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Atlantis, We Meet Again!

The Forgotten Atlantis by firedudewraithThe mythical lost continent of Atlantis is a staple of the fantasy genre, from the science romances of Jules Verne and Arthur Conan Doyle to the swords and sorcery of the early pulps, through Tolkien’s epic prose and into the popular culture of today, including Disney, Marvel and DC comics, and more.

The story of Atlantis has its origin in the writings of the Ancient Greek philosopher and teacher Plato, specifically his Tinnaeus and Critias, thought to have been written sometime about 360 B.C.E. Dr. Iain Stewart presents it for the BBC in a clear and concise two-paragraph synopsis.

“According to Plato, Atlantis was a great island (larger than Libya and Asia combined) in the Atlantic Ocean, but its control extended beyond the ‘Pillars of Heracles’ into the Mediterranean as far as Egypt and Tyrrhenia (Italy). Its powerful and remarkable dynasty of kings arose directly from Poseidon, god of sea and of earthquakes, though this divine and heroic lineage gradually became diluted by mixing with mortal stock.

The resulting degeneration of this noble civilisation led it into a war with its former ally, Athens, and culminated in its cataclysmic destruction, which Plato dates as 9,000 years previously. Of the destruction itself, Plato simply notes, ‘Some time later there were earthquakes and floods of extraordinary violence, and in a single dreadful day and night all your life [ie, Athenian] fighting men were swallowed up by the earth, and the island of Atlantis was similarly swallowed up by the sea and vanished.’”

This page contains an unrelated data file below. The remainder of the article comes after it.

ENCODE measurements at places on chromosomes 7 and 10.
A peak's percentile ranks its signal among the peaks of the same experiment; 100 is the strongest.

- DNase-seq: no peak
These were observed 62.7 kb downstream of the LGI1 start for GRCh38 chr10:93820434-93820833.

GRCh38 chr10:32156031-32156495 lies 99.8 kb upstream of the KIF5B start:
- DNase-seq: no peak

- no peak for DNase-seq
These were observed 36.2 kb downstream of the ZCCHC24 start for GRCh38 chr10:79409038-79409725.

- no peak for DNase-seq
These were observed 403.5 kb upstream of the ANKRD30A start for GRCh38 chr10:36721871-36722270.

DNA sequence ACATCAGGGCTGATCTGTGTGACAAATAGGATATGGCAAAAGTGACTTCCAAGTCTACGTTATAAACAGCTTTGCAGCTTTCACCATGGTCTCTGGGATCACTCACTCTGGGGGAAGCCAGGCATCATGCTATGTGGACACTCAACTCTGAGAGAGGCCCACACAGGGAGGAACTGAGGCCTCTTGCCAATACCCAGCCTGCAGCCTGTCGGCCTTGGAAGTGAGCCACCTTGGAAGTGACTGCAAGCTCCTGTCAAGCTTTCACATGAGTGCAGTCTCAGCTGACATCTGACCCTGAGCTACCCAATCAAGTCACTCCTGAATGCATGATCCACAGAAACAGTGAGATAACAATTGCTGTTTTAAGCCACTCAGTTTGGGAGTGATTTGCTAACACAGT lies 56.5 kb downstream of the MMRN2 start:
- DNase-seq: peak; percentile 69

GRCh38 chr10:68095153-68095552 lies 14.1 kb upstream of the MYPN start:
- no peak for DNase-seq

Atlantis by aerobicsalmonThe vast majority of serious scholars agree that the story of Atlantis was not presented as a re-telling of a historical event, but rather an invention of Plato’s in order to convey a lesson. However, this has not deterred writers from utilizing the destroyed civilization in their fantasy worlds. Jules Verne’s underwater explorers encounter its ruins in 20,000 Leagues Under the Sea (1870), and Sir Arthur Conan Doyle, of Sherlock Holmes fame, writes of an adventure in Atlantis in The Maracot Deep (1929).

As L. Sprague de Camp has noted, the pulp magazines of the 1930s were fertile ground for stories of heroic fantasy, “…and many memorable sword-and-sorcery narratives were written.” Among these, he includes the writings of Robert E. Howard, Clark Aston Smith and Henry Kuttner, all of whom used Atlantis mythos, either the period before its destruction as a setting for their stories, or as a part of the history that formed the worlds in which their protagonists exist. De Camp also notes that the market for fantasy fiction went into decline following World War II, and he credits the publication of J.R.R. Tolkien’s The Fellowship of the Ring (1954) with helping to breathe new life into the genre. Perhaps it should not be surprising, then, that Atlantis returns to make an appearance in the works of Tolkien as the island kingdom of Numenor, also known after its destruction and sinking as “Atalante.”

Lyonesse by thegryphSome portrayals of the post-Cataclysm Atlanteans are those of peoples who escaped the sinking of the island and are subsequently wanderers without a homeland. In other stories, they represent last surviving colonies of a land that no longer exists. Robert E. Howard’s Conan is some several thousand years removed heir to Atlantis; Edgar Rice Burroughs’ Tarzan encounters what is left of a decaying Atlantean outpost in the city of Opar; and Tolkien’s Aragorn is a member of the line of those few men who stayed moral and upright when the majority of the population of the island fell from grace and subsequently brought about its destruction.